Is Investing Just Glorified Gambling?

February 6, 2018

Recently a new client offered the suggestion that investing is just glorified gambling.   I thought it was an interesting perspective and with the recent market volatility I wanted to share my thoughts on the subject.

 

There are some very big differences between gambling and investing.  One can certainly see the excess on Wall Street and draw the conclusion that, like casinos Wall Street is stacked against them.  Some investors believe that Wall Street only wins when they lose.  The reality is wall street firms do best when their clients make money.  Unlike gambling, investing is not a zero-sum game.

 

Immediacy of the Payoff

The nightly news tends to focus on today’s activity in the market, emphasizing the short-term market volatility.  News needs to be “sensational” so only the largest surprise swings get coverage.  Consumers attention get drawn in by negative news stories (and there is evidence to support this in the book Behavioral Finance).  If the market is negative, the headlines are doom and gloom. If the market is positive the headlines might be optimistic about the future, but they usually just say the market was up ‘X’ points today.  Headlines serve to deliver an emotional response and engage viewers. There is a saying in TV news: “If it bleeds, it leads.”

 

Investors tend to remember traumatic market events not so much by what happened but how the event made them feel.  And that’s the key phrase: “How it made me feel”.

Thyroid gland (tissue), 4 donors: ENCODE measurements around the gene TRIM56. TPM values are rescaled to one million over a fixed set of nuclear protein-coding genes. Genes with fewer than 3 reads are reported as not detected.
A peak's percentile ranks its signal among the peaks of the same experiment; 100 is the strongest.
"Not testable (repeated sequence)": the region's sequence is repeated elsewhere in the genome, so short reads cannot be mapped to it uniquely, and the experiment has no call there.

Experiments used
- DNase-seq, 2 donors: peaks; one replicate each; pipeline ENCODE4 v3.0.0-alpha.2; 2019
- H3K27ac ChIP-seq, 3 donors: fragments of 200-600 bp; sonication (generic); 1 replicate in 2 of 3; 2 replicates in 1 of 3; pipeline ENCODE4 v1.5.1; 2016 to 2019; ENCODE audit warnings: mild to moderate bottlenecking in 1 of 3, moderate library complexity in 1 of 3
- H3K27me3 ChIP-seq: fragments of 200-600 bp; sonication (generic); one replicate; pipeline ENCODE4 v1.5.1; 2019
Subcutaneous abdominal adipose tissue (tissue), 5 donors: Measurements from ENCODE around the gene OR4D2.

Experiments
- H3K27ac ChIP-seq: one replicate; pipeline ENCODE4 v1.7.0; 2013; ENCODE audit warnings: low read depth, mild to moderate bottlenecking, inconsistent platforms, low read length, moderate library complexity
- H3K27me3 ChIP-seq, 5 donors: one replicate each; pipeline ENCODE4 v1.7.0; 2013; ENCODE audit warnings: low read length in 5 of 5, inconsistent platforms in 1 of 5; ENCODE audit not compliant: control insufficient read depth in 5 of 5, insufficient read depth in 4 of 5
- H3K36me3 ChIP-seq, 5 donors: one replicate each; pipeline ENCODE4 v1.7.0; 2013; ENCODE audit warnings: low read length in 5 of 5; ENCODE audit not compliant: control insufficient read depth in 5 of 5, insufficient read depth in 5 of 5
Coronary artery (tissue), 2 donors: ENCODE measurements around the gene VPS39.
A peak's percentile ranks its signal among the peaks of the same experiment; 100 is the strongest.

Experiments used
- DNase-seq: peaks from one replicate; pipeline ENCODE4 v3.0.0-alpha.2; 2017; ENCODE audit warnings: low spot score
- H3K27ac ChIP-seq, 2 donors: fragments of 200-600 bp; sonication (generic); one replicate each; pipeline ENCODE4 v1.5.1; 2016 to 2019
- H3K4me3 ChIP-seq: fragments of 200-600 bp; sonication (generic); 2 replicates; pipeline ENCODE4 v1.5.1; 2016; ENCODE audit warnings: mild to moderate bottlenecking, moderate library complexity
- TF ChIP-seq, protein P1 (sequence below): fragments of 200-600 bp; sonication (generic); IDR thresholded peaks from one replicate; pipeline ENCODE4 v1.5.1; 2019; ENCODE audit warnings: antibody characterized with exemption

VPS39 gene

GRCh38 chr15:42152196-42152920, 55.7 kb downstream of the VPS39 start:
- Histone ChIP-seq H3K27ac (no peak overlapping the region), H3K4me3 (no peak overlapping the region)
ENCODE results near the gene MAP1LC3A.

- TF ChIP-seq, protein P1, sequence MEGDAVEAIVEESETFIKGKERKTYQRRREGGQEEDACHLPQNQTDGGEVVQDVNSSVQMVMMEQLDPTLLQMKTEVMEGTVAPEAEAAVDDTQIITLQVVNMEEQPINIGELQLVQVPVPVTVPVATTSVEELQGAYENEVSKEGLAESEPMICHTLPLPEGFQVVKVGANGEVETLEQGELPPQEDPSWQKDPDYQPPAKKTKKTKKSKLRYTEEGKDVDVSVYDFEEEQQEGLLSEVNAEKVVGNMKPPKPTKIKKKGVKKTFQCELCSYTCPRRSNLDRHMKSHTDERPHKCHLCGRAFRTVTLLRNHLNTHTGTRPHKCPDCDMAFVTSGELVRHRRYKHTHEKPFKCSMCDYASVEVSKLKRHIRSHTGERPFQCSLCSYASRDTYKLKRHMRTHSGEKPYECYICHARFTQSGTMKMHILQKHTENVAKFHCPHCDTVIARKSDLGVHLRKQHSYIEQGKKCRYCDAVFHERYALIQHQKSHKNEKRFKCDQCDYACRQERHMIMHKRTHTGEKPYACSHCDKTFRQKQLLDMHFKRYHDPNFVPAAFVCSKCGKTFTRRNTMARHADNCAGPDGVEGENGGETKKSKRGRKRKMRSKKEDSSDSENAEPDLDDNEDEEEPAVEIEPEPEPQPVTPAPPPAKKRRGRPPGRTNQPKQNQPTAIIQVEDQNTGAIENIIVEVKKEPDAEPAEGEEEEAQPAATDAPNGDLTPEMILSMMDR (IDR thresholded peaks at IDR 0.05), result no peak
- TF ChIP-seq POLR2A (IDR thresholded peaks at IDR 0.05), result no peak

Back the Casino

Casinos attract gamblers and non-gamblers alike by creating a highly emotional and exciting atmosphere. The lights, sounds and shows all serve to draw people in.  Casinos make someone believe a small bet can win big. 

 

Casinos are masters at helping patrons ‘see it’ and ‘dream it’.  People see billboard announcing a $400 million jackpot and their minds almost instantly jump to thoughts of how they would use the money. The casino experience entice people to live in the ‘here-and-now’ with virtually no commitment. Dreaming it can be fun.

 

Casino Reality

There are only two outcomes when in making a casino bet, either the gambler wins or the casino wins – it is a zero-sum game.  I find it fascinating that gamblers continue to place bets with full knowledge the odds are stacked against them. In 2016 global land-based casinos had a gross win of over $480 billion.*  Casinos help gamblers forget those losses with free drinks and buffets…I guess comfort food makes everyone feel a little better. Casinos are masters at keeping the dream alive and keeping gamblers at the tables.

 

Investing is a commitment

When it comes to investing, it is and should be relatively boring. There is almost no excitement in the idea that ‘some-day’ we get to stop working and live the same standard of life.”  Really, who gets all fired up about that? (Admittedly, I do, but most people don’t). Let’s face facts, getting to live the same standard of life without working is hardly the stuff of dreams.